- Acerca del Hambre
- Erradicar el Hambre
- Nuestro Impacto
- Cómo Puede Ayudar
Washington, D.C. – Bread for the World joins faith leaders from across the country and partner organizations of the Interfaith Working Group on Foreign Assistance (IWGFA) today in urging members of Congress to protect important foreign assistance programs from damaging cuts.
“U.S. leadership and American compassion have played a critical role in reducing hunger and poverty around the world,” said Rev. David Beckmann, president of Bread for the World. “We’ve got to let Congress know that now is not the time to pull back. There is more work to be done to protect vulnerable people from going hungry.”
The U.S. spends less than one-half of one percent of the entire federal budget on international humanitarian and development assistance. Coupled with private-sector investments and partnerships with experienced NGOs, this funding helps save millions of lives every year.
Earlier this year, the Obama administration released a fiscal year 2015 budget, which included a reduction to global health and Feed the Future, cuts to international disaster assistance and migration and refugee assistance, and more. Shortly thereafter, the House Budget Committee called for an 11 percent reduction to the international affairs budget.
“If enacted, these cuts would jeopardize crucial funding for lifesaving programs—ultimately reversing many of the gains the world has worked so hard to achieve,” Beckmann added. “Millions of lives are at stake, and lawmakers must ensure that vulnerable people are protected.”
Congressional leaders are now determining FY 2015 funding levels for programs for maternal and child nutrition, agricultural development, global health, education, water and sanitation, and more. After a day of anti-hunger advocacy training at Bread for the World, faith leaders will meet with their members of Congress and remind them that, despite remarkable accomplishments to date, much remains to be done.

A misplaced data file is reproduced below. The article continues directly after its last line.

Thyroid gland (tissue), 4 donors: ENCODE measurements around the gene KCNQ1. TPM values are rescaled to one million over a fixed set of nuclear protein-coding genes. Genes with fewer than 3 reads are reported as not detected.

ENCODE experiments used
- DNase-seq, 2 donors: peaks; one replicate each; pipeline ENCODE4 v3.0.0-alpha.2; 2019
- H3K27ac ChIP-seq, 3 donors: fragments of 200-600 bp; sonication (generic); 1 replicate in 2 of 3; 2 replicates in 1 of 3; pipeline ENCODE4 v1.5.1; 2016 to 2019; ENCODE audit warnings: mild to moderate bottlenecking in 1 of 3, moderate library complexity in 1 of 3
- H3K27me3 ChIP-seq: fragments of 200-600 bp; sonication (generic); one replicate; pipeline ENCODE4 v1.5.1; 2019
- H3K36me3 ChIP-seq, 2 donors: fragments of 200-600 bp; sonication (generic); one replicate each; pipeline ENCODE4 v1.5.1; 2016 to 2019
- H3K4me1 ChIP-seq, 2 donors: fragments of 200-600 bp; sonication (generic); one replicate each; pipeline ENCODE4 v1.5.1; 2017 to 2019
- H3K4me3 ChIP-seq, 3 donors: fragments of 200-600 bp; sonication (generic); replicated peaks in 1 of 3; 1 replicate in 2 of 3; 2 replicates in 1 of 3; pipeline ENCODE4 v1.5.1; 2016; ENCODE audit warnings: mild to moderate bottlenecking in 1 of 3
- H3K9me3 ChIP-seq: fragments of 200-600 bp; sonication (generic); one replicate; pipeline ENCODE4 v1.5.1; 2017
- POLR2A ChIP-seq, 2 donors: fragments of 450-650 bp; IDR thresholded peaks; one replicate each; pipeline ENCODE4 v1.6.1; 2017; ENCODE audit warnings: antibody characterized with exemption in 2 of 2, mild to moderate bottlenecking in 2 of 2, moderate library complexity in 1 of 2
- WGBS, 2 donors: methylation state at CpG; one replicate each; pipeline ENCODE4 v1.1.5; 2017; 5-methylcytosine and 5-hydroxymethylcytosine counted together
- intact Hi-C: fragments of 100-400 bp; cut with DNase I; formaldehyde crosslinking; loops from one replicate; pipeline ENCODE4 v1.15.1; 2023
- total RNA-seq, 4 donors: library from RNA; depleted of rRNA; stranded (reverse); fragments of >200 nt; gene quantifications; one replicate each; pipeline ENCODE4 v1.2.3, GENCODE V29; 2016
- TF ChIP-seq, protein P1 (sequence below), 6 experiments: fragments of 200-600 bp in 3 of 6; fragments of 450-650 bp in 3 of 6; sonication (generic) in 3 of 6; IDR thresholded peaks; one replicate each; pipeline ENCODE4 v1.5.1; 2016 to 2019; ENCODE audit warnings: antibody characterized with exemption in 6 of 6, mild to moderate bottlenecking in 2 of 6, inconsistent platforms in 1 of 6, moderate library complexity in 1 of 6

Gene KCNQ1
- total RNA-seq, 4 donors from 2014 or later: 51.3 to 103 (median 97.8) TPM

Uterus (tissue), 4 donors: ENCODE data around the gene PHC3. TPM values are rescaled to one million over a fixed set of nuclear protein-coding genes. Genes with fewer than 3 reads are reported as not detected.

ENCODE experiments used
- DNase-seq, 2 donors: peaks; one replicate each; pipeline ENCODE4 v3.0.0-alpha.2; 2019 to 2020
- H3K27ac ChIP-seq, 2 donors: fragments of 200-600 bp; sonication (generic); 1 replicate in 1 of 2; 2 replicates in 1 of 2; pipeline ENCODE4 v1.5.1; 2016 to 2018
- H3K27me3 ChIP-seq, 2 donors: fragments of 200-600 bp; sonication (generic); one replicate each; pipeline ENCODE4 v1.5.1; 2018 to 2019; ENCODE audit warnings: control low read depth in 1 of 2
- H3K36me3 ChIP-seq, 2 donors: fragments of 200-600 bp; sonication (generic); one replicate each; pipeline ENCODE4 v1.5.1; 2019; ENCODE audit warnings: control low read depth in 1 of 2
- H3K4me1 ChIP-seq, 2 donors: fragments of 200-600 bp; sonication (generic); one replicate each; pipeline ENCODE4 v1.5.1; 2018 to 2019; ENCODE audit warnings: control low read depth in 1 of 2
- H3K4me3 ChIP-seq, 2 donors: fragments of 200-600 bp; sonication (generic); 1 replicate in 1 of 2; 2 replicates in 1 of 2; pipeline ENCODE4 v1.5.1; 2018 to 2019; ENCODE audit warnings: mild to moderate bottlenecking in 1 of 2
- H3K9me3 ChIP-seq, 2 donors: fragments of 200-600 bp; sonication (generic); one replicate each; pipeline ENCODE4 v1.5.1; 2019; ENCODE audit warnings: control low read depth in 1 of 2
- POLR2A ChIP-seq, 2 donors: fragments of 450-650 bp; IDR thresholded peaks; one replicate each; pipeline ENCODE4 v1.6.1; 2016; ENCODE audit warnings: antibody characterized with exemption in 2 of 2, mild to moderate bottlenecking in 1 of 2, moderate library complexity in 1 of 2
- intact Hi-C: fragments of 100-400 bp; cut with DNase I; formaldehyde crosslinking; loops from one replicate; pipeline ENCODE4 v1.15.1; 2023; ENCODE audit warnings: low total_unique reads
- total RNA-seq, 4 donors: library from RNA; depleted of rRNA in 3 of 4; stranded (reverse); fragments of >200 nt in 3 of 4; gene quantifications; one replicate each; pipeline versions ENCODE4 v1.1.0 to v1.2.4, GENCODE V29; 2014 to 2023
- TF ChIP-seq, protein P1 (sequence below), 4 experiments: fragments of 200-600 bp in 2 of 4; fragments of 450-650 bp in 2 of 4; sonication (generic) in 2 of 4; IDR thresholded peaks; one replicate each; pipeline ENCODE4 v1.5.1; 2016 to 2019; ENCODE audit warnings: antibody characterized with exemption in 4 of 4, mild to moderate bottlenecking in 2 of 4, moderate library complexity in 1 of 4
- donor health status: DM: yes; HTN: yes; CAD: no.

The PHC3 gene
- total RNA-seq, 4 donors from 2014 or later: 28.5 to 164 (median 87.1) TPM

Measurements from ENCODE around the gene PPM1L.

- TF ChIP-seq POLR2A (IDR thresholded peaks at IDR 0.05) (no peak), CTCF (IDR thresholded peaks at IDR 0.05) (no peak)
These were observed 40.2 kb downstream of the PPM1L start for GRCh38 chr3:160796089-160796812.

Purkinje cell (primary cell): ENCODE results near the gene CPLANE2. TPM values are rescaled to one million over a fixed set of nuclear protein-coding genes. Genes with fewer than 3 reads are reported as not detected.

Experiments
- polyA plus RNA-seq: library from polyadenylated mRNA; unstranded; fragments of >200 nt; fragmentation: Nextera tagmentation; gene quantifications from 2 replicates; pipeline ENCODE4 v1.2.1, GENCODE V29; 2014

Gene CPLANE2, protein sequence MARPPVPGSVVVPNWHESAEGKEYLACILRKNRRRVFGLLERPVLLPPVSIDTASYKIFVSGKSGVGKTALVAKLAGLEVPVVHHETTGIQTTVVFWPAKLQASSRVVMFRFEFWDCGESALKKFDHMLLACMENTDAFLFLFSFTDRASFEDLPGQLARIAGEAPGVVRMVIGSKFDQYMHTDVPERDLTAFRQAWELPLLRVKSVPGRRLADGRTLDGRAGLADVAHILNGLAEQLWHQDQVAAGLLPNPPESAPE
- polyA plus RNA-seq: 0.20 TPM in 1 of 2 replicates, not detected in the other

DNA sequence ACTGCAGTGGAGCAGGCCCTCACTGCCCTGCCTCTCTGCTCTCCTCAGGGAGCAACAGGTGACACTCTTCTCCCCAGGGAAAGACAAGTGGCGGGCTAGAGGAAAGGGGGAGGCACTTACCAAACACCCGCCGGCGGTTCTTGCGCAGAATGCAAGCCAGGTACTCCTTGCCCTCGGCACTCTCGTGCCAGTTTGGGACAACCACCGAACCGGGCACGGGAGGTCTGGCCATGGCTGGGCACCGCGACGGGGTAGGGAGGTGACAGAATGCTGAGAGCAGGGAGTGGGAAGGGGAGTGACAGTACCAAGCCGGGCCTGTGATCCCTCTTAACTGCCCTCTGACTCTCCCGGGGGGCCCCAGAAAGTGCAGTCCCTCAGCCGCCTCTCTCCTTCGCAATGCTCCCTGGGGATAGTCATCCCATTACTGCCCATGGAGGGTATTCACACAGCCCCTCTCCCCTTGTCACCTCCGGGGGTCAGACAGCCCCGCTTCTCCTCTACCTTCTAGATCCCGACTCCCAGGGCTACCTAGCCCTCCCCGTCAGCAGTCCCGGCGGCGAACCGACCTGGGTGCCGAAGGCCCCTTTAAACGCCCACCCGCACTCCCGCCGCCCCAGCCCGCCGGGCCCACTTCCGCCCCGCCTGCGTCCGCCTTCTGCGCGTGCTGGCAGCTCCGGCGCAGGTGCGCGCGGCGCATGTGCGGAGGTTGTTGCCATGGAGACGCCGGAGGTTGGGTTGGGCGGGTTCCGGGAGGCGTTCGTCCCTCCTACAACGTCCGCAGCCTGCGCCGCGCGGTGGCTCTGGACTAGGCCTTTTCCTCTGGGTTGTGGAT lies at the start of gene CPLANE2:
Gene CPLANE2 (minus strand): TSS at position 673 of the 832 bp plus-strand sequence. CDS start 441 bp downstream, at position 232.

Hunger and food insecurity add at least $160 billion a year to U.S. healthcare costs.
Mass incarceration has far-reaching effects in the United States. It poses a significant barrier to ending U.S. hunger and poverty by 2030—a goal the United States adopted in 2015. But the connection is not always obvious.
The United States has long been a global leader in responding to humanitarian emergencies. Food assistance that includes nutritious food for pregnant women and young children is both a life-and-death matter for individuals and an economic imperative for countries.
Dear Members of Congress,
As the president and Congress are preparing their plans for this year, almost 100 church leaders—from all the families of U.S. Christianity—are...
This devotional guide invites deepened relationship with and among Pan-African people and elected leaders in the mission to end hunger and poverty.
Thank you for inviting me to preach here at Duke University Chapel. And I especially want to thank the Bread for the World members who have come this morning.
Bruce Puckett urged...
A set of how-to sheets for carrying out advocacy and fact sheets on the current issues Bread for the World is working on.
For new and current Bread grassroots hunger activists.
Ideal as a starter toolkit for new Bread activists or as a set of updates for current activists.
Unnecessarily long prison sentences, combined with the lack of rehabilitative programs for people in prison, exacerbate hunger, poverty, and existing inequalities.
Overly harsh mandatory minimum prison sentences have contributed to the rapid increase of our country’s prison population. The...
Learn more about the principles that Bread for the World supports regarding health reform.